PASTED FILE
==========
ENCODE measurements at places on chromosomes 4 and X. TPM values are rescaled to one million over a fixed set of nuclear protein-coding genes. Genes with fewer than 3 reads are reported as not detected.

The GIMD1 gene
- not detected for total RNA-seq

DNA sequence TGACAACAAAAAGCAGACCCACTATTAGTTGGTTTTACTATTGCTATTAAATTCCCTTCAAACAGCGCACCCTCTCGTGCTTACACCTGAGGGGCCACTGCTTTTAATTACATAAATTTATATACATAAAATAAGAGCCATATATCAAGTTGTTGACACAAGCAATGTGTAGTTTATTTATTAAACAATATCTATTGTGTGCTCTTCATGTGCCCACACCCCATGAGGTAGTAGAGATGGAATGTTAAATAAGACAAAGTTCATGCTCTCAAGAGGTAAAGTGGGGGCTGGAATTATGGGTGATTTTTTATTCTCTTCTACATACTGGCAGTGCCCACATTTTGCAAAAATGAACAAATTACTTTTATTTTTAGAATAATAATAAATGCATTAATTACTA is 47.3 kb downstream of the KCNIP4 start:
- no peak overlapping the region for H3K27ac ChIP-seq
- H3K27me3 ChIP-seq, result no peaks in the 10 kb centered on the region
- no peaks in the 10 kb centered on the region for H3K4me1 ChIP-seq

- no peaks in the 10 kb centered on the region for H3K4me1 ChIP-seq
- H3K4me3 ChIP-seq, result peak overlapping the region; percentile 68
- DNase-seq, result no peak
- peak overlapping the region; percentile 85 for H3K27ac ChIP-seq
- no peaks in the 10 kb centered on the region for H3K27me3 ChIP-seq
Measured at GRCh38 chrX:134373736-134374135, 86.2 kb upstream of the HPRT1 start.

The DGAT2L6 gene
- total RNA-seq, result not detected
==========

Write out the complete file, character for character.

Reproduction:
ENCODE measurements at places on chromosomes 4 and X. TPM values are rescaled to one million over a fixed set of nuclear protein-coding genes. Genes with fewer than 3 reads are reported as not detected.

The GIMD1 gene
- not detected for total RNA-seq

DNA sequence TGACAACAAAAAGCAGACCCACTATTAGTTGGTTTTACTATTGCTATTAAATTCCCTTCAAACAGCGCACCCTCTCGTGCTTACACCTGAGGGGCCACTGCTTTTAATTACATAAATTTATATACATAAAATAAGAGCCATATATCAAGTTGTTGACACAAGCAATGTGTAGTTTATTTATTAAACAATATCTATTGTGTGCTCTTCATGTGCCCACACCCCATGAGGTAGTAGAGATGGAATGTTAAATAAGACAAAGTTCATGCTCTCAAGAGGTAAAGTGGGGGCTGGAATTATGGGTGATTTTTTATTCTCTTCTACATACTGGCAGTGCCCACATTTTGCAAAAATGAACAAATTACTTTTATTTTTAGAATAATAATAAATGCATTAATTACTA is 47.3 kb downstream of the KCNIP4 start:
- no peak overlapping the region for H3K27ac ChIP-seq
- H3K27me3 ChIP-seq, result no peaks in the 10 kb centered on the region
- no peaks in the 10 kb centered on the region for H3K4me1 ChIP-seq

- no peaks in the 10 kb centered on the region for H3K4me1 ChIP-seq
- H3K4me3 ChIP-seq, result peak overlapping the region; percentile 68
- DNase-seq, result no peak
- peak overlapping the region; percentile 85 for H3K27ac ChIP-seq
- no peaks in the 10 kb centered on the region for H3K27me3 ChIP-seq
Measured at GRCh38 chrX:134373736-134374135, 86.2 kb upstream of the HPRT1 start.

The DGAT2L6 gene
- total RNA-seq, result not detected